Alexander Lyman Holley
Born July 20 1832 – Died January 29 1882
Improvement in the Manufacture of Iron and Steel by the Bessemer or
Patent No. 86,303
Alexander Holley was responsible for important technological developments in
the American steel industry during the
After Holley bought the American rights to Bessemer's patent, he set up
a steelworks at Troy, New York, in 1865. There, he developed the most
important improvement to Bessemer’s process – the "Holleybottom," a
removable section at the base of Holley's Bessemer converters. Due to the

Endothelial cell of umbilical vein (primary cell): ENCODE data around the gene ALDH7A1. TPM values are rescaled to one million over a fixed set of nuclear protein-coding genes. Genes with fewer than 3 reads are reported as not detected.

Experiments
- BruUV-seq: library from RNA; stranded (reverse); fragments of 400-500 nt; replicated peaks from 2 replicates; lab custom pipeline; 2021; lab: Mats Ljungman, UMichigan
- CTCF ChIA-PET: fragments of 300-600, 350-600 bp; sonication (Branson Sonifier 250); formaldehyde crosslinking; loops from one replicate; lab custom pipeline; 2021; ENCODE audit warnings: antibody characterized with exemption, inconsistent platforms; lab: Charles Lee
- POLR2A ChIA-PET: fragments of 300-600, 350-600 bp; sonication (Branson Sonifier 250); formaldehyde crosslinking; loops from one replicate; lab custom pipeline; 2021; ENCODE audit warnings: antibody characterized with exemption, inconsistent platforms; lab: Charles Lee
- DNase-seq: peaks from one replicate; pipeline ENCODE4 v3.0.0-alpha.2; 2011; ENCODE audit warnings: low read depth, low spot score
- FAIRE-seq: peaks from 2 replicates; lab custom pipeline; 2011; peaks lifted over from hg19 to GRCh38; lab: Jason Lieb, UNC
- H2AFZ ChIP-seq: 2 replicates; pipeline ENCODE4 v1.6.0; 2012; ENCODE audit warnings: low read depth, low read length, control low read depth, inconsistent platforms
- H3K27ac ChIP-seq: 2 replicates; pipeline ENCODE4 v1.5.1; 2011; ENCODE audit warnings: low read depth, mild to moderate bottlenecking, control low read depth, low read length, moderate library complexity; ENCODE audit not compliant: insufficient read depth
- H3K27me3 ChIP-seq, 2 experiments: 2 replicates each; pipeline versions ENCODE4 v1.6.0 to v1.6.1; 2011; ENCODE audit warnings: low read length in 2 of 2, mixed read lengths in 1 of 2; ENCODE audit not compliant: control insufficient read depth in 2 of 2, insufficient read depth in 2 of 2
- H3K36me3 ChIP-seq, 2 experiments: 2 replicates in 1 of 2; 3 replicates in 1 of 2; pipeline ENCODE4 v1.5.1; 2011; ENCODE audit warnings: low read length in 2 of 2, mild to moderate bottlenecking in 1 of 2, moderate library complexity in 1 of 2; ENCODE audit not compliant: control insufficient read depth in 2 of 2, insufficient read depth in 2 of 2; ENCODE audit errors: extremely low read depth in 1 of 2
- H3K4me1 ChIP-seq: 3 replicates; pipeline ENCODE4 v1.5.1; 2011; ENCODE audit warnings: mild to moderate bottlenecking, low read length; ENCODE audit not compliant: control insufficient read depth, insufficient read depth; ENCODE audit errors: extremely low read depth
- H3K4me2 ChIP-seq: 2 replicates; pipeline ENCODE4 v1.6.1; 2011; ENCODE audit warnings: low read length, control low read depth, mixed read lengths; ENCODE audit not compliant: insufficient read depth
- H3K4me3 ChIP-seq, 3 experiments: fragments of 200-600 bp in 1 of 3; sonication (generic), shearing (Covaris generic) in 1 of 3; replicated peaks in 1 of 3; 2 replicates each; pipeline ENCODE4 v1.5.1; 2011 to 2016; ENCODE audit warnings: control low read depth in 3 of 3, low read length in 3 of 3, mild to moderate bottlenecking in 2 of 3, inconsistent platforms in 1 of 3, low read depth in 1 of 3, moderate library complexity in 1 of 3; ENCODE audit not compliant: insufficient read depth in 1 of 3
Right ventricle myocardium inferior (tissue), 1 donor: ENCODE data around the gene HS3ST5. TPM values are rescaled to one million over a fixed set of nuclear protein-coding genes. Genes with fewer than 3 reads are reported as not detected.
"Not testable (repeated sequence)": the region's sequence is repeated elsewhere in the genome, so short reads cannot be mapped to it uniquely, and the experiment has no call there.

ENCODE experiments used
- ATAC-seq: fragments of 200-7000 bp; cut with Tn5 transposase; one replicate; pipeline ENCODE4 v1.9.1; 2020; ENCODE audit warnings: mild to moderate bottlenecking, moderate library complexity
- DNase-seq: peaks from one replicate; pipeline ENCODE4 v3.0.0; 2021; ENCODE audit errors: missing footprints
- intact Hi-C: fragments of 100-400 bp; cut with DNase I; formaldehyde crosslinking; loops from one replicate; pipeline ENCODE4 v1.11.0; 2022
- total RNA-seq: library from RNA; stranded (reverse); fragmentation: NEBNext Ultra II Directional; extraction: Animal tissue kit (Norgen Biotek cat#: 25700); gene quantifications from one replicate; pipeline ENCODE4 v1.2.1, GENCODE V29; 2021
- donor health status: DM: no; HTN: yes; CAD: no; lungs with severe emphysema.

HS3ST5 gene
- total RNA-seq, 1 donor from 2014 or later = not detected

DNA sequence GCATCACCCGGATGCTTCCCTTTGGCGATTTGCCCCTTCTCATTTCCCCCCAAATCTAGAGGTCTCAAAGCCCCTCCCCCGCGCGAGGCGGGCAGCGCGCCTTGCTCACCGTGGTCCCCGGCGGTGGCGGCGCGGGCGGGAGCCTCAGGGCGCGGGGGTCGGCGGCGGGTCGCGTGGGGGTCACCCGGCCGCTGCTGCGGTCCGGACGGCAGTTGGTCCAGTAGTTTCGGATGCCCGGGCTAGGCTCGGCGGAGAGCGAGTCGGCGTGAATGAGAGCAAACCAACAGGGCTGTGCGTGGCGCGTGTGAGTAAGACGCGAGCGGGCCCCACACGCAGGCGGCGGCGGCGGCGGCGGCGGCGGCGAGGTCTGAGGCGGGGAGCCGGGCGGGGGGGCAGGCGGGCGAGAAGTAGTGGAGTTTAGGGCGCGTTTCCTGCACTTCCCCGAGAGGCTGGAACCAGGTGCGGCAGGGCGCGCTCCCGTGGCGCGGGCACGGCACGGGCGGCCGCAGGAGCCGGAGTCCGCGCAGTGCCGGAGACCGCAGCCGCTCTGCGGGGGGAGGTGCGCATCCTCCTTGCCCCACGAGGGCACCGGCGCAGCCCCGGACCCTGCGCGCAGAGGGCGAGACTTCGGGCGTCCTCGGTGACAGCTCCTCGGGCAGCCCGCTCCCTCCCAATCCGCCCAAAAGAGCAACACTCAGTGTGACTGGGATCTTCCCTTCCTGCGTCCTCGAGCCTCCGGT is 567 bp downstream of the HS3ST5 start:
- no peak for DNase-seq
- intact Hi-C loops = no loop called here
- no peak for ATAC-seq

extreme heat of the steelmaking process, the brick bottoms of the converters
would break down quickly and have to be replaced. A traditional Bessemer
converter had to cool down before workers could fix it, taking additional
time and fuel to reheat the converter. Holley's swappable converter bottom
allowed replacement without cooling the entire converter, increasing
productivity over the traditional design.
Holley also contributed to the industry's development through his active
participation in professional societies such as the American Society for
Mechanical Engineers, which he helped found.
Born in Lakeville, Connecticut, Holley received his first patent for a
steam engine cut off while still in college. After graduating from Brown
University in 1853, while on a trip to investigate armor making, Holley
discovered Henry Bessemer's steelmaking process.